How does passive investing work?
Active investing is what many people think of when you talk about trading. It means you — or the people running your actively managed funds — are trying to make predictions in order to buy low, sell high and get the best return.
It’s a difficult job. It requires knowledge, skill, patience and a lot of work to try to beat the market. Plus, all of the trading involved can mean lots of fees, and if you’re getting experts to make the decisions, those people need to be paid.
Passive investing, on the other hand, is a stragey where the investor doesn’t do a lot of fiddling and they don’t go digging for diamonds in the rough. They create a diversified portfolio — usually imitating a stock market index, like the S&P 500 — and sit on it for the long haul.
The goal with passive investing is to match the market’s returns, not beat it. After all, the S&P 500 has provided an average annual return of about 10% over the past half century. That’s pretty impressive.
Warren Buffett on passive investing
“I recommend the S&P 500 index fund and have for a long, long time to people,” Warren Buffett, one of the world’s most successful investors, said at the annual general meeting of his company Berkshire Hathaway in May.
Buffett has long pushed index funds as the best option for most investors — even his own family. He has instructed the trustee in charge of his estate to invest 90% of his cash into the S&P 500 on behalf of his wife when he dies.
Passive vs. active investing
Since there’s so little trading involved, passive investing is a much easier way for beginners to invest. Yet there’s plenty of evidence that it’s also more profitable than active investing.
S&P Dow Jones Indices — the people who decide which companies go in the Dow Jones and S&P 500, among other things — estimates that passive investing has saved people $357 billion in management fees over the last 25 years.
And that’s only for assets linked to the S&P 500, 400 and 600 indices. There are plenty more out there.
All of those fees are supposed to bring active investors better performance — but the company says that over the past two decades, 94% of U.S. investment managers have failed to beat the S&P 500’s returns.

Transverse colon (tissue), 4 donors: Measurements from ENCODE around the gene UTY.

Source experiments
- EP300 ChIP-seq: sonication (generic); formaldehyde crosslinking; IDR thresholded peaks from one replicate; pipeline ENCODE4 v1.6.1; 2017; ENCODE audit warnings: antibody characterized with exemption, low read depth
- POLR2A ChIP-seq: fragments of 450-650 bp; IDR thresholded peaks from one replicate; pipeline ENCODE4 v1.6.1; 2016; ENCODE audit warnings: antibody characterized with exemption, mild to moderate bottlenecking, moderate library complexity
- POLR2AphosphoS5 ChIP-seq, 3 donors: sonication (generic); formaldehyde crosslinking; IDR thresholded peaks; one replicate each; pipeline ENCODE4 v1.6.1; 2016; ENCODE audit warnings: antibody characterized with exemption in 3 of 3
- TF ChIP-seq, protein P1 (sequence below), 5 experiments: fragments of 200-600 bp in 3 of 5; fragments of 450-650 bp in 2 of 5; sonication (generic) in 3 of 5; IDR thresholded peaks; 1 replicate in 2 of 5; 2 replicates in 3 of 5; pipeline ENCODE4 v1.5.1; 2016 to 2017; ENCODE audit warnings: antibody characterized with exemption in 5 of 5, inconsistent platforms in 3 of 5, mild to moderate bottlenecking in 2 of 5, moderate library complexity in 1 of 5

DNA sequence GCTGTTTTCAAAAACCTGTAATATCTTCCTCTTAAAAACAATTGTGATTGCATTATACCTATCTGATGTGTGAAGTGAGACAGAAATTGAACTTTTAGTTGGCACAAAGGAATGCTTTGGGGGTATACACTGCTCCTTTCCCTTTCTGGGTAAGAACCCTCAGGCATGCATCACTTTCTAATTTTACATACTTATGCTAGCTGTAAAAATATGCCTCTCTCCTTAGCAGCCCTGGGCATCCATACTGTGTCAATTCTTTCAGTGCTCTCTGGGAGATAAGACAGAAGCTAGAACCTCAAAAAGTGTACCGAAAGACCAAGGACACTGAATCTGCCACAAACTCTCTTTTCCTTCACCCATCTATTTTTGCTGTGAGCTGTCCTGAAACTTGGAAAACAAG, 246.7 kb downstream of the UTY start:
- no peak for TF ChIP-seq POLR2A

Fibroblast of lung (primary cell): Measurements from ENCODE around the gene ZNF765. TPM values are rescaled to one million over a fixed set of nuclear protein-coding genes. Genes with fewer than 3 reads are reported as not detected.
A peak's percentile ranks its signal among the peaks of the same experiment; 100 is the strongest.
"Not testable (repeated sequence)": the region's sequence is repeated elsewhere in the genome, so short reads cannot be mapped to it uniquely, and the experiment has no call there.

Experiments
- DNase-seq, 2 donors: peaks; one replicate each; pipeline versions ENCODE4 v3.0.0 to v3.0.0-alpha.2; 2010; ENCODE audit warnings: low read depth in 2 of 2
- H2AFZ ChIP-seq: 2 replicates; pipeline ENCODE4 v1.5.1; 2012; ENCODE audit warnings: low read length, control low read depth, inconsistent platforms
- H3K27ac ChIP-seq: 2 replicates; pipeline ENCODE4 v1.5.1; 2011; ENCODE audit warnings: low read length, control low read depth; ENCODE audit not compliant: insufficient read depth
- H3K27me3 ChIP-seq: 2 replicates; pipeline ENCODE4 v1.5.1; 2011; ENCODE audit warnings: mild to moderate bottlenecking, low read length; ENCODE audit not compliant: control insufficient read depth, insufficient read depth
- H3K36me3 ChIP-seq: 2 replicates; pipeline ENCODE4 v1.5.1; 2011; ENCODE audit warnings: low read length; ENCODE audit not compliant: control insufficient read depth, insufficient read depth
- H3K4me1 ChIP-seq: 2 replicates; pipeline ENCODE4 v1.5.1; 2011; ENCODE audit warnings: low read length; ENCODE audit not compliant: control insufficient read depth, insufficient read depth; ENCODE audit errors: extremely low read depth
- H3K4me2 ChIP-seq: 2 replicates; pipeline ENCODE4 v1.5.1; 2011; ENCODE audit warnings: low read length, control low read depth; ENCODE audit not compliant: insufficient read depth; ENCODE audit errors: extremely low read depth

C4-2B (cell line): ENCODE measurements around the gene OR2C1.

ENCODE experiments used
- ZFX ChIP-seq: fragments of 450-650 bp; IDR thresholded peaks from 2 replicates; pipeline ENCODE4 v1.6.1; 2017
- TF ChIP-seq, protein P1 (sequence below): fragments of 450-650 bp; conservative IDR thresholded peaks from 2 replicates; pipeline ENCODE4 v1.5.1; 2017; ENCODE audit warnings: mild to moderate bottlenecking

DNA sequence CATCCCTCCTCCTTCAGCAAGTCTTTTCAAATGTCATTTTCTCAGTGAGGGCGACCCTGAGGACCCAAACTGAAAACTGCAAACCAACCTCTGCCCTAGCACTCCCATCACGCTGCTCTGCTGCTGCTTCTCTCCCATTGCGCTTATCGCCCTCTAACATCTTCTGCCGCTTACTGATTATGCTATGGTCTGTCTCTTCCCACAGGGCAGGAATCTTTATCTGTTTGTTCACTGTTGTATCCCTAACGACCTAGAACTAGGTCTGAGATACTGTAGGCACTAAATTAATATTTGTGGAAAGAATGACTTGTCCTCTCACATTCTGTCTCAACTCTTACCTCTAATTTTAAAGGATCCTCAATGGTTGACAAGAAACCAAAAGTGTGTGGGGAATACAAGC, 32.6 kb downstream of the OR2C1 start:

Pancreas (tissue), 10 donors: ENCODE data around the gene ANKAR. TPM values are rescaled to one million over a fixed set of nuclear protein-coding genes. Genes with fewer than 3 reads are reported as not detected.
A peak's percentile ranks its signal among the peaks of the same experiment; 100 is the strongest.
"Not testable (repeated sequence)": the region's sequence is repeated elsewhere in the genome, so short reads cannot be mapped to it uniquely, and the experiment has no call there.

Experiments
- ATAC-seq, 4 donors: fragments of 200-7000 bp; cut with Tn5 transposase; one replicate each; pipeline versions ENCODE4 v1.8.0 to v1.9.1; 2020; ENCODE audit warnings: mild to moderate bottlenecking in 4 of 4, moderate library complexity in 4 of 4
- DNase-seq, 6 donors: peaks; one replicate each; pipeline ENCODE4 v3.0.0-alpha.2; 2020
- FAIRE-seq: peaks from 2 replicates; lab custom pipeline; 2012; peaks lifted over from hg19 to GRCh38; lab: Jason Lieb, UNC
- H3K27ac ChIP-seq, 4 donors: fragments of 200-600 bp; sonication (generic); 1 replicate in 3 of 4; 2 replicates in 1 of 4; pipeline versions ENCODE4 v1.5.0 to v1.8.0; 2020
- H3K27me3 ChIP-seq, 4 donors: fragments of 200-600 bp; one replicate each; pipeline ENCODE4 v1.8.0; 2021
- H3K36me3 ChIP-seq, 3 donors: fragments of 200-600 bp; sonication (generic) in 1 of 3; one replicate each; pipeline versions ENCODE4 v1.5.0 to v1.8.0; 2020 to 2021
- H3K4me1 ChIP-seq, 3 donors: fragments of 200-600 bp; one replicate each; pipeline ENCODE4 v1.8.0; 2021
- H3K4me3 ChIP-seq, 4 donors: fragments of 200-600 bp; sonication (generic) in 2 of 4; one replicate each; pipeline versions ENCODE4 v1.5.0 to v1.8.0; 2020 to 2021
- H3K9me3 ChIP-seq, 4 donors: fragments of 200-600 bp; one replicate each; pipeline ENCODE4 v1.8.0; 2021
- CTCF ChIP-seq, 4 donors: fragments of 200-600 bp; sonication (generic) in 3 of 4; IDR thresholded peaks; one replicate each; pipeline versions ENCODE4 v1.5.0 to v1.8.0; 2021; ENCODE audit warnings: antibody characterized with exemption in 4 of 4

“As indexing has grown, investors have benefited substantially by saving on fees and avoiding underperformance,” Anu Ganti, S&P Dow Jones’ senior director of index investment strategy, wrote in a recent blog post.
The true cost of investing fees
Last year, the average expense ratio of actively managed equity mutual funds was 0.71%, according to an analysis from the Investment Company Institute. As for index funds? Their ratios fell to 0.06% last year.
It may not seem like a dramatic difference, but it can cost you a pretty penny over the years.
Say you took $20,000 and put half in an index fund with an annual fee of 0.06% and the other half in an actively managed fund where you’re charged 0.71%. Imagine they both end up returning the S&P 500’s annual average of 10%.
After a decade, your lower-cost fund will be worth about $25,782, while the more expensive fund will only contain about $24,153 — which works out to about $1,629 less.
Another decade later, the fund that charges lower fees will be worth about $8,133 more.
Think of it another way: That’s how much better the actively managed fund needs to perform just to break even with the index fund.
How to get started investing
You can get into index funds any number of ways — through your 401(k) at work, a mutual fund company, a discount broker — but the quick and easy route is to use one of today’s popular investing apps.
If you want to go really passive, sign up for a platform that automatically invests your “spare change” from everyday purchases, turning your pennies into a diversified portfolio.
And if you do decide to go the active route, consider using an app that charges zero commission so you can hold on to more of your money.
It’s not often the lazy approach is the most direct path to success. So why not grab a cold beverage and make the most of it right away?
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